The constitution of the company.

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A Limited company has long been recognised as a separate legal entity which is distinct from its owners or its management team. The owners of the company are the shareholders, whereas the directors deal with the day-to-day management of the company and make all of the key decisions in relation to the company.


The constitution of the company, i.e. its memorandum and articles of association, govern the way in which these relationships operate and has been referred to as a contract between the members, i.e. the shareholders and the company itself. In this paper, concerns that had previously been raised in relation to section 14 of the Companies Act 1985 are discussed and considered in the context of the new arrangements brought in by section 33 of the Companies Act 2006. In order to discuss these issues, the position under section 14 will first be considered along with relevant case law, before moving on to consider section 33 and the way in which this changes the contractual relationships between the relevant entities.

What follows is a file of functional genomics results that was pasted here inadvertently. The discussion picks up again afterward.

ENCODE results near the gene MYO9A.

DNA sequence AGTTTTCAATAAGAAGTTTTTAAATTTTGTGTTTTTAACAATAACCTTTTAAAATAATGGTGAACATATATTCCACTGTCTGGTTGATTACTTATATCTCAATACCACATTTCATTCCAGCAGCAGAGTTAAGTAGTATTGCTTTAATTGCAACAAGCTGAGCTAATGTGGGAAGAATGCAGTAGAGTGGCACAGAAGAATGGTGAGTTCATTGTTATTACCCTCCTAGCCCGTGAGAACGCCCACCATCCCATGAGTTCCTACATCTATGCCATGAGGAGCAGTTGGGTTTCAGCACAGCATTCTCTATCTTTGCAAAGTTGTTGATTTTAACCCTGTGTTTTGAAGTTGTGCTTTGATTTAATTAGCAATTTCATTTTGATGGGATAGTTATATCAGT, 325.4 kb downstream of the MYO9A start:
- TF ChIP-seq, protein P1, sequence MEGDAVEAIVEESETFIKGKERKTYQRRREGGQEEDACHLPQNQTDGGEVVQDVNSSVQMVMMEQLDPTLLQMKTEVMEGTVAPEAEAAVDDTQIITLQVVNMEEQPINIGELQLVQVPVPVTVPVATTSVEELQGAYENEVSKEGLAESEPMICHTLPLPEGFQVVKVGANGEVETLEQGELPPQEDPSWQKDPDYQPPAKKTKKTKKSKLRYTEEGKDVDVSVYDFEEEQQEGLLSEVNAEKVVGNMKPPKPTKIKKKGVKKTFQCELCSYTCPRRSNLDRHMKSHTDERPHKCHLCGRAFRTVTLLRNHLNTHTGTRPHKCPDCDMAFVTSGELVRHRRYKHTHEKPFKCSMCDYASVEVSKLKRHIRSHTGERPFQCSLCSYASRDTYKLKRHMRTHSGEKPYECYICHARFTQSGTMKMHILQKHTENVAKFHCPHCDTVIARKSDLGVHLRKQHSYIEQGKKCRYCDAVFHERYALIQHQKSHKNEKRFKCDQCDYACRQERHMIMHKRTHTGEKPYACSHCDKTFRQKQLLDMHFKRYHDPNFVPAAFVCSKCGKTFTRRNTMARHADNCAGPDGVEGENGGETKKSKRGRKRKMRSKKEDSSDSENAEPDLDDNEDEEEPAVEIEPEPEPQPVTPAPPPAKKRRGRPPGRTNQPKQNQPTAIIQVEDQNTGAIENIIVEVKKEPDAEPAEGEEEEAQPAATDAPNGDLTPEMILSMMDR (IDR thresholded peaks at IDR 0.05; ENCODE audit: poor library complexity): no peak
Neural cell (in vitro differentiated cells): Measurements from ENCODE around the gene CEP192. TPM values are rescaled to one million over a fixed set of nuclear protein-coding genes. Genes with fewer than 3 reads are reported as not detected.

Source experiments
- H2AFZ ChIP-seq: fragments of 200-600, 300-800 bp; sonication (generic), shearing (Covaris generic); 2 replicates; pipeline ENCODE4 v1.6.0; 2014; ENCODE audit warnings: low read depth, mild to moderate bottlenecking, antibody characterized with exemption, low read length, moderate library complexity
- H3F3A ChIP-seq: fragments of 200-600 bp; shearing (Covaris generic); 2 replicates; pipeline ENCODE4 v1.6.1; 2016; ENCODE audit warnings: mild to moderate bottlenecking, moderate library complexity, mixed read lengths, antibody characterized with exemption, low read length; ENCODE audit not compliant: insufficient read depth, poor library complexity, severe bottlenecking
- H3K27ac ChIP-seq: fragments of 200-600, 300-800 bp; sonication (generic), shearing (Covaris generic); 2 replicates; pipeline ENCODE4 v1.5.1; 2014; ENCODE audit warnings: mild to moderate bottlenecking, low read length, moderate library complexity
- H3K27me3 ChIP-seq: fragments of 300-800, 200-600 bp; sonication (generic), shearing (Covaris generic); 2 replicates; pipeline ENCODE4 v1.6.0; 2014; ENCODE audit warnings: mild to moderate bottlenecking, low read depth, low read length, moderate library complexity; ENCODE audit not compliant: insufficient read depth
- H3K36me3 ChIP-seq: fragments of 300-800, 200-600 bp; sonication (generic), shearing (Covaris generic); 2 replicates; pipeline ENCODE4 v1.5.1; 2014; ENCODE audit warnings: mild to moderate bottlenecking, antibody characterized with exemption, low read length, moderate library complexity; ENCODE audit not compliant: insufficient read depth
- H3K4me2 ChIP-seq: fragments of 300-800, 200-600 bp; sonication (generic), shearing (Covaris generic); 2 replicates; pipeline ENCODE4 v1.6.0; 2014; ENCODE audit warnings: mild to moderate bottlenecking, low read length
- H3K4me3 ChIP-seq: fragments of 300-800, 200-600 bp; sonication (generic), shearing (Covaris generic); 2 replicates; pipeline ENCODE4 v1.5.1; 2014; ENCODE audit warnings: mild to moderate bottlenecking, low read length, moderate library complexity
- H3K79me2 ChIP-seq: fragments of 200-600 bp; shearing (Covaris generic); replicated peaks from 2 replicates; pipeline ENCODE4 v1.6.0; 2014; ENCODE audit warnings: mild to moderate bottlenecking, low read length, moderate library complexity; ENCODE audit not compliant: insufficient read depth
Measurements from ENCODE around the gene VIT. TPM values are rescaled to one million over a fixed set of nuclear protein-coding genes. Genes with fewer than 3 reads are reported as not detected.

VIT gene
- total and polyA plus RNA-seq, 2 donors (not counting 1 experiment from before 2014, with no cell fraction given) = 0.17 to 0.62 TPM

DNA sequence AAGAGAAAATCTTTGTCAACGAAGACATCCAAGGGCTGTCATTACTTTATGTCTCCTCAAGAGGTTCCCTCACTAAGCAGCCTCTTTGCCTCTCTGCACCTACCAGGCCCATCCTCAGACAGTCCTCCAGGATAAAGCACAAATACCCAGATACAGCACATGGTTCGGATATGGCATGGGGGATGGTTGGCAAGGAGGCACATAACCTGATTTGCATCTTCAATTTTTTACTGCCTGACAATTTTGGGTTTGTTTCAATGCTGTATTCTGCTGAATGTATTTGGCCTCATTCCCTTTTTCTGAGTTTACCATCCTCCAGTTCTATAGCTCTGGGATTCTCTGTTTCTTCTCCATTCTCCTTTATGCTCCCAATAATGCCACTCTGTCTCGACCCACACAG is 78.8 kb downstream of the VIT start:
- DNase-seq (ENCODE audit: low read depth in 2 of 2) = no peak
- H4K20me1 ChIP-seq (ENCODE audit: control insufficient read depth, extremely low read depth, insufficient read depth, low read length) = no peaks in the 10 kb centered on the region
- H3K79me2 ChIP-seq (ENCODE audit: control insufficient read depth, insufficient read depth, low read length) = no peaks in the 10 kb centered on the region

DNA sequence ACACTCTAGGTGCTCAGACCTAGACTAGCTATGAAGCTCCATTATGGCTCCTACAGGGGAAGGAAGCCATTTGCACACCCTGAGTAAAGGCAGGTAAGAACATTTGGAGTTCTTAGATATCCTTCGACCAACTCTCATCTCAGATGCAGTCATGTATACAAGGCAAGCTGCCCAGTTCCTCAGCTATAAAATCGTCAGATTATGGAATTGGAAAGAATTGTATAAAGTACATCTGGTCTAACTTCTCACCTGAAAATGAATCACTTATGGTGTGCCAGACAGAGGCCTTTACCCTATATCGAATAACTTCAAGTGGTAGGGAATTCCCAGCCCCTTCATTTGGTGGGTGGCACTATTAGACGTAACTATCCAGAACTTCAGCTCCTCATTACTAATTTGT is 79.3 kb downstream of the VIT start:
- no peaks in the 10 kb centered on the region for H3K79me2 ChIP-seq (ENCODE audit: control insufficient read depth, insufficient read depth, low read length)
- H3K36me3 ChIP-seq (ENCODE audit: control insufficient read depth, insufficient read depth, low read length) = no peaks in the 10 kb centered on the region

Closed companies present particular difficulties in this regard, due to the fact that control of the company is held either by five or fewer people or where all shareholders are also directors. Although it is recognised that a director is different in terms of entity to a shareholder when the same people undertake both roles, it is simply not practical to deal with the contractual relationship between the company, the members and the directors. Throughout this paper, the focus is on the difficulties, both historically and currently, in relation to the contract between the shareholders and the company where the company is a closed company of the nature described above.
As noted by Professor Rajak1, 'T ...
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